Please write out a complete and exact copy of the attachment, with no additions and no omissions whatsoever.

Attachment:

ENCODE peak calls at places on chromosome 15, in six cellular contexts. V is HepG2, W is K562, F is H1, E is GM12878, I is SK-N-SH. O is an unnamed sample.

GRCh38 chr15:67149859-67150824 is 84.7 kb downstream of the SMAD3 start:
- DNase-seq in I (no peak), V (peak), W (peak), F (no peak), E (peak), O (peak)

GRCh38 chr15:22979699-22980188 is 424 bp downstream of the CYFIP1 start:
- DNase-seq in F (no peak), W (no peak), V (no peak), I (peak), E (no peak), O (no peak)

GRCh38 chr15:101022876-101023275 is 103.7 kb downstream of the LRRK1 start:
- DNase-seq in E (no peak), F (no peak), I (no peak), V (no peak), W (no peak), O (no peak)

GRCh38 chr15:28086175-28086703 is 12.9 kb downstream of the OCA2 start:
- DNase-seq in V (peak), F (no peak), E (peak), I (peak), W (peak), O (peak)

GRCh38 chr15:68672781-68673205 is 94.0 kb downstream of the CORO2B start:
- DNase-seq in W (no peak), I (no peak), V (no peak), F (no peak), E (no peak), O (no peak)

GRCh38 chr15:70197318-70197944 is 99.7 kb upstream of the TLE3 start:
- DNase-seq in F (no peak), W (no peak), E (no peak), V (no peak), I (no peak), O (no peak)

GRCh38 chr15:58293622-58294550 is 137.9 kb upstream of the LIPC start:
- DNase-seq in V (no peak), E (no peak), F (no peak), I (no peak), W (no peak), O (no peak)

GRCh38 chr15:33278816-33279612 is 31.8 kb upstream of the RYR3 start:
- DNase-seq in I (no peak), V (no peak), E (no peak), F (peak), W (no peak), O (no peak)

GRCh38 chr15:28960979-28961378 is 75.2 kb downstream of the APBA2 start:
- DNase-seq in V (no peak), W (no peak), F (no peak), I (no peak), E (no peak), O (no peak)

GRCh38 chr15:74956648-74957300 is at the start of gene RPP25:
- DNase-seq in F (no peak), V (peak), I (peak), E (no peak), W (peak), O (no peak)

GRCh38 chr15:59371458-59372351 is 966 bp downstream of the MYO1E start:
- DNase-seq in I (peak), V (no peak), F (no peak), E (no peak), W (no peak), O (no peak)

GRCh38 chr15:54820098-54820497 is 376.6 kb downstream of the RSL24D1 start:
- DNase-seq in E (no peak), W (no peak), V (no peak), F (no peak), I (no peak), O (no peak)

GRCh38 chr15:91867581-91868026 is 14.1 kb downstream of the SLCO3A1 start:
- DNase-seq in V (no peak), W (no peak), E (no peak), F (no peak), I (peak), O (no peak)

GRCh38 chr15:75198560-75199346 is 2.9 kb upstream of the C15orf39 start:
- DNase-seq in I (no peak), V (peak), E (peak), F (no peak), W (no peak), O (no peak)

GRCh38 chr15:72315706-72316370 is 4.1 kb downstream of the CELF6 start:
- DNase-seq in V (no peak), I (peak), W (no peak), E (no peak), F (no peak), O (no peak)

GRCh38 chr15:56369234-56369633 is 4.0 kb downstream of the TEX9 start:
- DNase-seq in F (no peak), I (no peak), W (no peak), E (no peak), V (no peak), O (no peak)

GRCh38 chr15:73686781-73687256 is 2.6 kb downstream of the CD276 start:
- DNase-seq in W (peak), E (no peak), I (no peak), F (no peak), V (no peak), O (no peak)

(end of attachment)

ENCODE peak calls at places on chromosome 15, in six cellular contexts. V is HepG2, W is K562, F is H1, E is GM12878, I is SK-N-SH. O is an unnamed sample.

GRCh38 chr15:67149859-67150824 is 84.7 kb downstream of the SMAD3 start:
- DNase-seq in I (no peak), V (peak), W (peak), F (no peak), E (peak), O (peak)

GRCh38 chr15:22979699-22980188 is 424 bp downstream of the CYFIP1 start:
- DNase-seq in F (no peak), W (no peak), V (no peak), I (peak), E (no peak), O (no peak)

GRCh38 chr15:101022876-101023275 is 103.7 kb downstream of the LRRK1 start:
- DNase-seq in E (no peak), F (no peak), I (no peak), V (no peak), W (no peak), O (no peak)

GRCh38 chr15:28086175-28086703 is 12.9 kb downstream of the OCA2 start:
- DNase-seq in V (peak), F (no peak), E (peak), I (peak), W (peak), O (peak)

GRCh38 chr15:68672781-68673205 is 94.0 kb downstream of the CORO2B start:
- DNase-seq in W (no peak), I (no peak), V (no peak), F (no peak), E (no peak), O (no peak)

GRCh38 chr15:70197318-70197944 is 99.7 kb upstream of the TLE3 start:
- DNase-seq in F (no peak), W (no peak), E (no peak), V (no peak), I (no peak), O (no peak)

GRCh38 chr15:58293622-58294550 is 137.9 kb upstream of the LIPC start:
- DNase-seq in V (no peak), E (no peak), F (no peak), I (no peak), W (no peak), O (no peak)

GRCh38 chr15:33278816-33279612 is 31.8 kb upstream of the RYR3 start:
- DNase-seq in I (no peak), V (no peak), E (no peak), F (peak), W (no peak), O (no peak)

GRCh38 chr15:28960979-28961378 is 75.2 kb downstream of the APBA2 start:
- DNase-seq in V (no peak), W (no peak), F (no peak), I (no peak), E (no peak), O (no peak)

GRCh38 chr15:74956648-74957300 is at the start of gene RPP25:
- DNase-seq in F (no peak), V (peak), I (peak), E (no peak), W (peak), O (no peak)

GRCh38 chr15:59371458-59372351 is 966 bp downstream of the MYO1E start:
- DNase-seq in I (peak), V (no peak), F (no peak), E (no peak), W (no peak), O (no peak)

GRCh38 chr15:54820098-54820497 is 376.6 kb downstream of the RSL24D1 start:
- DNase-seq in E (no peak), W (no peak), V (no peak), F (no peak), I (no peak), O (no peak)

GRCh38 chr15:91867581-91868026 is 14.1 kb downstream of the SLCO3A1 start:
- DNase-seq in V (no peak), W (no peak), E (no peak), F (no peak), I (peak), O (no peak)

GRCh38 chr15:75198560-75199346 is 2.9 kb upstream of the C15orf39 start:
- DNase-seq in I (no peak), V (peak), E (peak), F (no peak), W (no peak), O (no peak)

GRCh38 chr15:72315706-72316370 is 4.1 kb downstream of the CELF6 start:
- DNase-seq in V (no peak), I (peak), W (no peak), E (no peak), F (no peak), O (no peak)

GRCh38 chr15:56369234-56369633 is 4.0 kb downstream of the TEX9 start:
- DNase-seq in F (no peak), I (no peak), W (no peak), E (no peak), V (no peak), O (no peak)

GRCh38 chr15:73686781-73687256 is 2.6 kb downstream of the CD276 start:
- DNase-seq in W (peak), E (no peak), I (no peak), F (no peak), V (no peak), O (no peak)